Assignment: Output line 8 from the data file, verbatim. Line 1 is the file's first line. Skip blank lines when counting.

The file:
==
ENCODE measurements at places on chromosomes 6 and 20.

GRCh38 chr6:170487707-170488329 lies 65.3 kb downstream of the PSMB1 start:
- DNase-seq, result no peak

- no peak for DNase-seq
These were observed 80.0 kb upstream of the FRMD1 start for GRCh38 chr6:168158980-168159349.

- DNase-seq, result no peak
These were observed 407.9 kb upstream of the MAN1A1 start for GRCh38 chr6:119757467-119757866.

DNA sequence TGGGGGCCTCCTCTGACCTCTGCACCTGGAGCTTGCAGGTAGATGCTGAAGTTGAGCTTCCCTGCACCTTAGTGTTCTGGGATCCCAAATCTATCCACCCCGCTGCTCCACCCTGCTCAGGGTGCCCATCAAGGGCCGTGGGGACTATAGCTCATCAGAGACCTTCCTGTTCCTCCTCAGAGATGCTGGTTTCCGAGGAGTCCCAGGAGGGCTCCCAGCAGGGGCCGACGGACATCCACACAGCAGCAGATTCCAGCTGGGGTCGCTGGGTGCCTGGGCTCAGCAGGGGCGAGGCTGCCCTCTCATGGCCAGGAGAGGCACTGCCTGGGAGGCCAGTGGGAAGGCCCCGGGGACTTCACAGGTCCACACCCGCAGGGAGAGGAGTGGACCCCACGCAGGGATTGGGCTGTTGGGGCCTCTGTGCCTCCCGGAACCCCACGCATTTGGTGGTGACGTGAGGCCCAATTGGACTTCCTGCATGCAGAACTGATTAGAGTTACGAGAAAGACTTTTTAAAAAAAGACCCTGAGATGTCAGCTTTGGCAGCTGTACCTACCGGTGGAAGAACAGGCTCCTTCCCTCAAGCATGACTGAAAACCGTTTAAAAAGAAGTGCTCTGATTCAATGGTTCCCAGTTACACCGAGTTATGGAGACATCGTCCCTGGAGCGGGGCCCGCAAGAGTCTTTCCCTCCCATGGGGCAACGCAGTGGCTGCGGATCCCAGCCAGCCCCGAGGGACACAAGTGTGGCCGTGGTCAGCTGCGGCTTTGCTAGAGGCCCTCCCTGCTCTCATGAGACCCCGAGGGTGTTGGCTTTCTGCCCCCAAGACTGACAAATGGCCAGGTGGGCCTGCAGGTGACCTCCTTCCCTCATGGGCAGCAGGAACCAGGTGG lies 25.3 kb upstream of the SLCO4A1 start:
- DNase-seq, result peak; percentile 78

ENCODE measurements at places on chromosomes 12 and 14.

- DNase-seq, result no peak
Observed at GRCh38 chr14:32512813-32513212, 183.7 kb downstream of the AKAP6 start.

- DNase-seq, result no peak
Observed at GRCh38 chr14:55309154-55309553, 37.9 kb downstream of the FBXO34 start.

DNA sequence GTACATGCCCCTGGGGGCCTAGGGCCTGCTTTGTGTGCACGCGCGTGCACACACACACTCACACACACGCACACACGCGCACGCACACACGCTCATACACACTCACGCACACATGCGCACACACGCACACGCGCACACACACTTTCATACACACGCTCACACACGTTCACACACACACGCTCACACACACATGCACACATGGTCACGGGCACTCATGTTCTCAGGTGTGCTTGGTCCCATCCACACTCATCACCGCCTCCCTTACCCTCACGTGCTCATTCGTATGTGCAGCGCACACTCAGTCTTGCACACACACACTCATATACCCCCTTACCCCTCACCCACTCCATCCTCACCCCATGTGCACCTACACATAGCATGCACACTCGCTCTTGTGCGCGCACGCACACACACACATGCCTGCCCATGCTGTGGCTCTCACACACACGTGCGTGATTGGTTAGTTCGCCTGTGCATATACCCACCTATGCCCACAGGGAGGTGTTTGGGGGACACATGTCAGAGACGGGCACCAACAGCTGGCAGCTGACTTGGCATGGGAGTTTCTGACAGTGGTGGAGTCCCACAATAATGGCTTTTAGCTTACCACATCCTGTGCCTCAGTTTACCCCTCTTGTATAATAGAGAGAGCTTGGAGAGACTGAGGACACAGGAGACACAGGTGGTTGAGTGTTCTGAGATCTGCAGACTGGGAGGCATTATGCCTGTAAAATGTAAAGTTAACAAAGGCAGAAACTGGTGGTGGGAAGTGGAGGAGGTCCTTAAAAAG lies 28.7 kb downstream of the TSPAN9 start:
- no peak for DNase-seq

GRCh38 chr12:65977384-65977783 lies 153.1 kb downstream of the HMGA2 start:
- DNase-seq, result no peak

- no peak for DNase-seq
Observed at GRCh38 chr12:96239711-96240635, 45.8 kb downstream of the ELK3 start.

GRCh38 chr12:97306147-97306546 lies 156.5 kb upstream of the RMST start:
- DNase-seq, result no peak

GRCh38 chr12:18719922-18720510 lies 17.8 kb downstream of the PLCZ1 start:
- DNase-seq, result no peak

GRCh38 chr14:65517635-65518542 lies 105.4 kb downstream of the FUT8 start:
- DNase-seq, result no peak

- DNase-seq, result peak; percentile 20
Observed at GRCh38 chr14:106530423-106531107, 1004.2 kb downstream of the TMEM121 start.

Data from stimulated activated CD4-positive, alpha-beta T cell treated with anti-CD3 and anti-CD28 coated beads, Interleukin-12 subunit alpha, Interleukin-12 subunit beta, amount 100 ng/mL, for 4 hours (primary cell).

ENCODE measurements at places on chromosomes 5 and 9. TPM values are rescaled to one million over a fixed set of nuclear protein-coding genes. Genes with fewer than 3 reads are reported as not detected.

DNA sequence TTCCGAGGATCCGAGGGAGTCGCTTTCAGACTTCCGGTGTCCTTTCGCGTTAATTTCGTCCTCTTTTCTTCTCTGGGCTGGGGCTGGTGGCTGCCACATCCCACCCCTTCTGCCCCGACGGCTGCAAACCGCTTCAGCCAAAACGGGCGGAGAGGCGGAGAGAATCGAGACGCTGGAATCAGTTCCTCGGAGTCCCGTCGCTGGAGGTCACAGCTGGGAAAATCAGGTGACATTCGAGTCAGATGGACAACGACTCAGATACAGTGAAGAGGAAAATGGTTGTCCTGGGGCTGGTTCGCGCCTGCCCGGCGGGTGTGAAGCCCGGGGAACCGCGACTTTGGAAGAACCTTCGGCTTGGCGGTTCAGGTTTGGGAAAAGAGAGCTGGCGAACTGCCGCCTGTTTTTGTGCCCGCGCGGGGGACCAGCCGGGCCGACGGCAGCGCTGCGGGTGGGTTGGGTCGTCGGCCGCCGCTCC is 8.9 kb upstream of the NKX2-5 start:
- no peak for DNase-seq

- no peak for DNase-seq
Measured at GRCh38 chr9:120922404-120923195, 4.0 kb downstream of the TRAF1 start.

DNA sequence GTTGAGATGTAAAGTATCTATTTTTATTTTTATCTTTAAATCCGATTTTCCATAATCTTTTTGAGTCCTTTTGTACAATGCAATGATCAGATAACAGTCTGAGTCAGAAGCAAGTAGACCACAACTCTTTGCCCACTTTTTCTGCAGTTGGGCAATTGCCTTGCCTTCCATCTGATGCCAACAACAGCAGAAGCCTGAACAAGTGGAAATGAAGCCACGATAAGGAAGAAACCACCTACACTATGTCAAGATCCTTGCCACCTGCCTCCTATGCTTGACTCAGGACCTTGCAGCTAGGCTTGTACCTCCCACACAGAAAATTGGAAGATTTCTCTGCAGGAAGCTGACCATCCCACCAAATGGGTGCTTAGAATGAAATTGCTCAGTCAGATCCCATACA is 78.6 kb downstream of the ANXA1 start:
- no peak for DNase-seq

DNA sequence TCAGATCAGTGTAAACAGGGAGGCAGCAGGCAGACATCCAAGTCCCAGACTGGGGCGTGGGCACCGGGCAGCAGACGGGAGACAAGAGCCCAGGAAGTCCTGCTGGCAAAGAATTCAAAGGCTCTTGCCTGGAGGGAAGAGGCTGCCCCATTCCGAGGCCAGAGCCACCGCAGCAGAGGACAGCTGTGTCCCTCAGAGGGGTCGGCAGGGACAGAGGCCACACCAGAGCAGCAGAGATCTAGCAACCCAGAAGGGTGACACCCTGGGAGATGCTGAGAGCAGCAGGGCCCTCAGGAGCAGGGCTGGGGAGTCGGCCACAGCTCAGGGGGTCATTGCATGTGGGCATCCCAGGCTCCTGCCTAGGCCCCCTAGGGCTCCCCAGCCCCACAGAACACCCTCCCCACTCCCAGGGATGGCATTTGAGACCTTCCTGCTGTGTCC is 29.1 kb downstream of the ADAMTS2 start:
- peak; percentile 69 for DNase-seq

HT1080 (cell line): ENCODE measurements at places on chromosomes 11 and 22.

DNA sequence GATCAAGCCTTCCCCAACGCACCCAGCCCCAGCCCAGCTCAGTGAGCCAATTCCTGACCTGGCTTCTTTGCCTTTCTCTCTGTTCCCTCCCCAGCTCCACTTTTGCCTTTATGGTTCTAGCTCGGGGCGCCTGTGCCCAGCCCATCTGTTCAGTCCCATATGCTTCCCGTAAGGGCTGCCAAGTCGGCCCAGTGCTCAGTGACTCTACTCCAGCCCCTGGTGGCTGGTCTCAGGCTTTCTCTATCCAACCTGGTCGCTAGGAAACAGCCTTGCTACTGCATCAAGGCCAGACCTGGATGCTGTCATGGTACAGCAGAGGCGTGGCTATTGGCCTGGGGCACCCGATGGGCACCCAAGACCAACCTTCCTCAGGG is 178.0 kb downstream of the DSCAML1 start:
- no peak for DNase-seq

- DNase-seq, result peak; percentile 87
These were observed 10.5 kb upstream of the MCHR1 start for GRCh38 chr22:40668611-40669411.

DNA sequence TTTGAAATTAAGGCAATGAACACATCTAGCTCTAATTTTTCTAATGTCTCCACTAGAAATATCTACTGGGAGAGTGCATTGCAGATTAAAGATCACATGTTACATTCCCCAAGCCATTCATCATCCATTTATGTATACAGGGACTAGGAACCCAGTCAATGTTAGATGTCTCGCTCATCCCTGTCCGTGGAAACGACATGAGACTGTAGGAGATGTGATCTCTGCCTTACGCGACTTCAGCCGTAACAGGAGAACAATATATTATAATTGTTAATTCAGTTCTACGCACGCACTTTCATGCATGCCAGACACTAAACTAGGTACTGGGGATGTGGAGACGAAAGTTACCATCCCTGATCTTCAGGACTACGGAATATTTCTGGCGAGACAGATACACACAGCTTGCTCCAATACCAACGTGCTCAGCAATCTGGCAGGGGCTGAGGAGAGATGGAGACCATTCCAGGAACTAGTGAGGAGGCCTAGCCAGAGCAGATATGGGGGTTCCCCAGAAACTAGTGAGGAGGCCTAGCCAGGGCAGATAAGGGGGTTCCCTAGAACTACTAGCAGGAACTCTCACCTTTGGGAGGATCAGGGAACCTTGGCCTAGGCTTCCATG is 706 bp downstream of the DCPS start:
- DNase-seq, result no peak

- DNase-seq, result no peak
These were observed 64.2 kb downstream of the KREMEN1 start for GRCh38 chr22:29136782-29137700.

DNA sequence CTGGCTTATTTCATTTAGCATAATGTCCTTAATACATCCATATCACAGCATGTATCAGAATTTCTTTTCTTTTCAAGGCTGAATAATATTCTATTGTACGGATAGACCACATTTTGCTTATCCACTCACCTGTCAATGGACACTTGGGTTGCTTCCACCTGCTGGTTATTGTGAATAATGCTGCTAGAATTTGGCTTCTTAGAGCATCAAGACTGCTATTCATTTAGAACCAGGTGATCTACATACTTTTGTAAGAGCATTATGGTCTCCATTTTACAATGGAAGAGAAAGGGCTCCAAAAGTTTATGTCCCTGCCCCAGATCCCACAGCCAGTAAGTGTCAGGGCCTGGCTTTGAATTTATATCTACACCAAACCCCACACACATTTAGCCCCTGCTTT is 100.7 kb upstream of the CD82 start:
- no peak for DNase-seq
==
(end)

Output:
DNA sequence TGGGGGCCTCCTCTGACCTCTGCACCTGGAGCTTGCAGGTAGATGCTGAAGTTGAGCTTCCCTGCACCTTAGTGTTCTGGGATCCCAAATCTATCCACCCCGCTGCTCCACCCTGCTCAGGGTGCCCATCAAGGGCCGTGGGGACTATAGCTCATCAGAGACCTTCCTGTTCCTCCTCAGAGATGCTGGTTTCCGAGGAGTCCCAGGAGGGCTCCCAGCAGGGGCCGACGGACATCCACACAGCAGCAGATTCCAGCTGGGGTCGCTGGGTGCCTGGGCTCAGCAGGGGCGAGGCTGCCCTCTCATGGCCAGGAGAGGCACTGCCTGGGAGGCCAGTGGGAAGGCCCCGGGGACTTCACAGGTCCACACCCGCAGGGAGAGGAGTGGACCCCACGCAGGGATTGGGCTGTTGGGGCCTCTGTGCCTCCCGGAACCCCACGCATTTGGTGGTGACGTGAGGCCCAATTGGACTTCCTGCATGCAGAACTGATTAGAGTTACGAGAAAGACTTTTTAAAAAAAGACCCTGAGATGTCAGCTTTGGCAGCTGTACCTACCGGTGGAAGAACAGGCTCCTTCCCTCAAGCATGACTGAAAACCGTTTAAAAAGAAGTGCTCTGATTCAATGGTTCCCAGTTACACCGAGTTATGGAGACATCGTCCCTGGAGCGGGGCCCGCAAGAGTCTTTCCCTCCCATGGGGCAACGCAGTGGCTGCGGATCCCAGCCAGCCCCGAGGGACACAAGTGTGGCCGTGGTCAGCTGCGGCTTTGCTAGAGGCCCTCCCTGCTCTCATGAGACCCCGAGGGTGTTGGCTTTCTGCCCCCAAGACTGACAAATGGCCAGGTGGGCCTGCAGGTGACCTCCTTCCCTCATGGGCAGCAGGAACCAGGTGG lies 25.3 kb upstream of the SLCO4A1 start: